3

I want a report on my system health, so that I know that all my hardware components (CPU, memory, disks...) are functioning as expected. It would be easiest to read if the report listed only the problems found (if any). Is there a system tool that does this?

Related notes:

  • I know that the disk utility can report SMART results for my disk. I'd like something similar for all my other components.
  • Raw diagnostic tools and benchmarks aren't suitable. Diagnostic tools list component details, but not their health. Benchmarks only sometimes highlight health issues. I am only interested in direct health reports.
  • I am aware of an equivalent tool that performs this function in Windows (reports if a hardware component is failing), but I've forgotten the name :P I'd basically like an equivalent of this.
7

Electronics generally work 100% or zero percent. Mechanical devices such as hard drives do have indicators of impending failure as per SMART reporting which you already know about.

Fans

Fans have impending failure indicators but that is based on your hearing and listening for indicators such as oscillating speeds, squealing bearings, etc.

CPU

Another potential indicator of a degrading fan is CPU heat level. On a laptop means fan exhaust vents are clogged or RPM is too low. It could also mean CPU / motherboard needs a dust cleaning with compressed air (don't use your breath which contains moisture). It could also mean your CPU heat sink needs to be reseated with new thermal paste.

RAM

If your machine locks up and display a bad memory error you can test your RAM following these instructions: How to check for errors in RAM via linux?.

If the RAM checker finds a bad memory block you can blacklist it using these instructions: Is there a way of limiting the Kernel's memory manager to use only 75% of memory?

NVMe PCIe M.2 Gen 3.0 x 4 (or 2) SSD

If you have an SSD they're life span is measured in trillions of writes. Your SMART utility already measures SSD life but not for NVMe SSDs. For that you need nvme-cli. To install it use:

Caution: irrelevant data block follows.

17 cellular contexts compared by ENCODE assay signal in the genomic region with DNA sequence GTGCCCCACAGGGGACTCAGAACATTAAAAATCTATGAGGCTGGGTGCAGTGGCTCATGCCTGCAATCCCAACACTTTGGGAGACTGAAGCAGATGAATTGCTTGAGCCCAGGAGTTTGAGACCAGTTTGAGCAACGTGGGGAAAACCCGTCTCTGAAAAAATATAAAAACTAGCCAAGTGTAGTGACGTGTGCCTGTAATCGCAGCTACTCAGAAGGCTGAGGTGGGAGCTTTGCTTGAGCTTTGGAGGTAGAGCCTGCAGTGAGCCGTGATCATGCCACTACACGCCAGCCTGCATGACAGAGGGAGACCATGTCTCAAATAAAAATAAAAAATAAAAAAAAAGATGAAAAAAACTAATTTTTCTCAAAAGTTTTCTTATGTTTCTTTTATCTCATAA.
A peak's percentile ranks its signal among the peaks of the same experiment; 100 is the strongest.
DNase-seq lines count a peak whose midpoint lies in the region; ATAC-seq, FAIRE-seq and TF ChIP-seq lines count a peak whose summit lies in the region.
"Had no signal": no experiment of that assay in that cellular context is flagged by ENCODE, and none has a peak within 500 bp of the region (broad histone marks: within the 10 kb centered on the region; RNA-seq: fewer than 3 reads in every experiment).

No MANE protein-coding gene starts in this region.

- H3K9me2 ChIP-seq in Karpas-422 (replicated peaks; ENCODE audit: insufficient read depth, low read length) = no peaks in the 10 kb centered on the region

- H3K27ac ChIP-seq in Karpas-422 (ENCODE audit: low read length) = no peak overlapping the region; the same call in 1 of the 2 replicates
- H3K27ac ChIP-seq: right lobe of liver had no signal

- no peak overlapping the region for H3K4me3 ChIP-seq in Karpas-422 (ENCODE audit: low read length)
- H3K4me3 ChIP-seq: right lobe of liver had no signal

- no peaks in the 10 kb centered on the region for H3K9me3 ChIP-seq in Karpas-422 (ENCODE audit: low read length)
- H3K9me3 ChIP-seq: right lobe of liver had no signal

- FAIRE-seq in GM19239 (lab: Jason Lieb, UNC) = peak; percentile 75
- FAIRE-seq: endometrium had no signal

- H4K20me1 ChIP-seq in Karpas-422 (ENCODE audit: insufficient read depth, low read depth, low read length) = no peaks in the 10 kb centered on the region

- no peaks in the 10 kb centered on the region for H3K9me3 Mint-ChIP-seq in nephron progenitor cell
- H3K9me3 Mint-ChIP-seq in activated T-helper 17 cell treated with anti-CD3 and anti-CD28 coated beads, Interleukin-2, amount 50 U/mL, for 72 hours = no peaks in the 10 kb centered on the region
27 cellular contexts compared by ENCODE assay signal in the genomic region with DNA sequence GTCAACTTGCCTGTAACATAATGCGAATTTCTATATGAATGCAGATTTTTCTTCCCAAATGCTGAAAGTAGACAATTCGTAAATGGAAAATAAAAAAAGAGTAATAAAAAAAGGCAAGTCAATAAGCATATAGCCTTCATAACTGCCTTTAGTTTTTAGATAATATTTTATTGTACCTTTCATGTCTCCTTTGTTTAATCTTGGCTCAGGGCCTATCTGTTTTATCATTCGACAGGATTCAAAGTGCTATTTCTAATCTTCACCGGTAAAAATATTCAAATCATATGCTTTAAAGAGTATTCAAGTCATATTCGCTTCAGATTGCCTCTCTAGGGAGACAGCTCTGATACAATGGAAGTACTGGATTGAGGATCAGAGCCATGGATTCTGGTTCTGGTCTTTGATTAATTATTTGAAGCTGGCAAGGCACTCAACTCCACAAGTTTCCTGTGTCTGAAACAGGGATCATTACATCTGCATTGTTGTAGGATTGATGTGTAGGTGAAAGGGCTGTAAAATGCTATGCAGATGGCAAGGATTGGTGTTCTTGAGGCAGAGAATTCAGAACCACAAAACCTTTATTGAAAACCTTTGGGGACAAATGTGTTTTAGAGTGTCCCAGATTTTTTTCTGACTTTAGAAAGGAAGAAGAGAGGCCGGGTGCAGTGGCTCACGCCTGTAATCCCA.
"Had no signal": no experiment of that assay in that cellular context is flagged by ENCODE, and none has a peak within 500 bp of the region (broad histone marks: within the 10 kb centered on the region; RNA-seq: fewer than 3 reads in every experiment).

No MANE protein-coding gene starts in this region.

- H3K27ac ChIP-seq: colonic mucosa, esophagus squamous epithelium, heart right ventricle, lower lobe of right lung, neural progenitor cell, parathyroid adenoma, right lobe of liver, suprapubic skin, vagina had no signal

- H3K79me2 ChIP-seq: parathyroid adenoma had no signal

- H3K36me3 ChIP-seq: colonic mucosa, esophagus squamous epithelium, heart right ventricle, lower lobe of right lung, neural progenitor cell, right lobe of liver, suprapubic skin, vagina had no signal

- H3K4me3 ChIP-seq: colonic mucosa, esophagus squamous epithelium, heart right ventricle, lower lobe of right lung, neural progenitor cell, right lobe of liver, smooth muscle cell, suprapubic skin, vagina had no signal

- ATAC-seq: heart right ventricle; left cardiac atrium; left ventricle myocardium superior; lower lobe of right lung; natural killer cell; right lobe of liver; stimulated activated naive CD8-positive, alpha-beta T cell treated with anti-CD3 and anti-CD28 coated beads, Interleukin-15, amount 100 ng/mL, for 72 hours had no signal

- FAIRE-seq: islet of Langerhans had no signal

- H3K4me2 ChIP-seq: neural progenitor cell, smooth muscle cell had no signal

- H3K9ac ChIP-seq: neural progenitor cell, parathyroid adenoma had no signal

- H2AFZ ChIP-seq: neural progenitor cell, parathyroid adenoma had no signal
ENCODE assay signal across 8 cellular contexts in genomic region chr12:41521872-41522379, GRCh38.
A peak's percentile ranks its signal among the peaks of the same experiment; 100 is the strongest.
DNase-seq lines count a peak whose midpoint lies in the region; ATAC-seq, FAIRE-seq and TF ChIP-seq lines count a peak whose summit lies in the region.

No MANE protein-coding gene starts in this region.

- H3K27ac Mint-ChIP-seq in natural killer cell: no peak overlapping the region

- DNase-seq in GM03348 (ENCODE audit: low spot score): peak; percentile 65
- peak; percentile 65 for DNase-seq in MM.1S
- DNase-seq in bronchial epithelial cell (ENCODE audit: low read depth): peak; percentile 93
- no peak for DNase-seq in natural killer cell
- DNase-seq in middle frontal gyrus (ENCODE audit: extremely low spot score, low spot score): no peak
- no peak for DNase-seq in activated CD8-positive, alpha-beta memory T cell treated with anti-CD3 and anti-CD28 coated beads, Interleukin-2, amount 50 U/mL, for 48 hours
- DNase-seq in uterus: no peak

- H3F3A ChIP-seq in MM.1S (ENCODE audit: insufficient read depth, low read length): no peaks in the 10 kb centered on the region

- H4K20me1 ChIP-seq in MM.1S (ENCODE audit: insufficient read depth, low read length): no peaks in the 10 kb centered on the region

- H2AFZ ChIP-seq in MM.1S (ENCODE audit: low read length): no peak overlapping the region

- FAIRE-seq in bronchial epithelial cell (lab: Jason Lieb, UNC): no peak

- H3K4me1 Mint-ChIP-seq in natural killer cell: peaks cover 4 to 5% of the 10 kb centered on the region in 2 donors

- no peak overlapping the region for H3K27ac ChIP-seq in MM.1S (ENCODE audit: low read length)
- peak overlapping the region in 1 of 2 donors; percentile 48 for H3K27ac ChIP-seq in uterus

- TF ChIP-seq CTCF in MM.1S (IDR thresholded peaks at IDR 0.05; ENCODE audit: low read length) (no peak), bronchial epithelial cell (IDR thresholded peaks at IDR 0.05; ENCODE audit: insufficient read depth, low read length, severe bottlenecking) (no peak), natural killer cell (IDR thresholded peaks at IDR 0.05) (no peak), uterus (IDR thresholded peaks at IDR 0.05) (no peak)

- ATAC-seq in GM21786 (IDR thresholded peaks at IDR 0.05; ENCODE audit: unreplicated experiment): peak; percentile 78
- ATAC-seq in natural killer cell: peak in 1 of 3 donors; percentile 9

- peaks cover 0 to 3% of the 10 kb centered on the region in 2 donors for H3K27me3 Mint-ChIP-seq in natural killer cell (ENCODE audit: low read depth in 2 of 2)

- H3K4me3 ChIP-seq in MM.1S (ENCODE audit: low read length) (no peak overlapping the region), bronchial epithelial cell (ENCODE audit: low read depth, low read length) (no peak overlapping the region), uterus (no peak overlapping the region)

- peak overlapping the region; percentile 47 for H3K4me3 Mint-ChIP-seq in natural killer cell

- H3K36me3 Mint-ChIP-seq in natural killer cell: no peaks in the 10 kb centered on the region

sudo apt install nvme-cli

Next gather information available from SSD:

$ sudo nvme smart-log /dev/nvme0
Smart Log for NVME device:nvme0 namespace-id:ffffffff
critical_warning                    : 0
temperature                         : 40 C
available_spare                     : 100%
available_spare_threshold           : 10%
percentage_used                     : 0%
data_units_read                     : 12,539,332
data_units_written                  : 10,623,582
host_read_commands                  : 281,194,884
host_write_commands                 : 96,528,713
controller_busy_time                : 672
power_cycles                        : 1,677
power_on_hours                      : 687
unsafe_shutdowns                    : 105
media_errors                        : 0
num_err_log_entries                 : 279
Warning Temperature Time            : 0
Critical Composite Temperature Time : 0
Temperature Sensor 1                : 40 C
Temperature Sensor 2                : 51 C
Temperature Sensor 3                : 0 C
Temperature Sensor 4                : 0 C
Temperature Sensor 5                : 0 C
Temperature Sensor 6                : 0 C
Temperature Sensor 7                : 0 C
Temperature Sensor 8                : 0 C

The most important field is Percentage used which shows as 0%. This isn't disk usage percent but life used percent. I've had this drive since October 2017 and now it's December 2018. As soon as Percentage used hits 1% I can multiply the number of months I've owned it by 100 to find out when it will die. At the current rate I can say the drive will live 100+ years. Of course it will be obsolete in ten years anyway.

System Monitor on desktop with conky

Many people like to show their system status (and health) on a portion of their desktop. I like to keep my Conky running on the right 20% of my primary monitor:

Conky all.gif

Note: The 97% CPU usage on single CPU is caused by screen recorder itself.

To learn more about conky and CPU usage see: How do I stress test CPU and RAM (at the same time)?

  • this is a comprehensive answer, thanks! how do I know that the CPU is running too hot? I'm also aware of the potential for RAM and CPU failures, which might manifest as intermittent crashing, how would I check for these? – david.libremone May 21 '18 at 13:50
  • @d3vid I added sections for RAM checking, CPU stress testing and overall system monitoring using conky. – WinEunuuchs2Unix May 21 '18 at 14:09

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